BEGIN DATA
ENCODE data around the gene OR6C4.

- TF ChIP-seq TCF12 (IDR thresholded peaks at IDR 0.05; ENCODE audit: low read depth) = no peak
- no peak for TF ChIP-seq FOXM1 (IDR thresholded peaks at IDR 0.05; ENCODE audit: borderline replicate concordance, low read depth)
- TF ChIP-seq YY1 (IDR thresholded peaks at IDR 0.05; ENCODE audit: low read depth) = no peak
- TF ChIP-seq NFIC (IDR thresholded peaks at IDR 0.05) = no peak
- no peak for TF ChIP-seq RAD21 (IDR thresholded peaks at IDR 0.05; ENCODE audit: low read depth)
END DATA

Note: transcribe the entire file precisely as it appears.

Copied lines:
ENCODE data around the gene OR6C4.

- TF ChIP-seq TCF12 (IDR thresholded peaks at IDR 0.05; ENCODE audit: low read depth) = no peak
- no peak for TF ChIP-seq FOXM1 (IDR thresholded peaks at IDR 0.05; ENCODE audit: borderline replicate concordance, low read depth)
- TF ChIP-seq YY1 (IDR thresholded peaks at IDR 0.05; ENCODE audit: low read depth) = no peak
- TF ChIP-seq NFIC (IDR thresholded peaks at IDR 0.05) = no peak
- no peak for TF ChIP-seq RAD21 (IDR thresholded peaks at IDR 0.05; ENCODE audit: low read depth)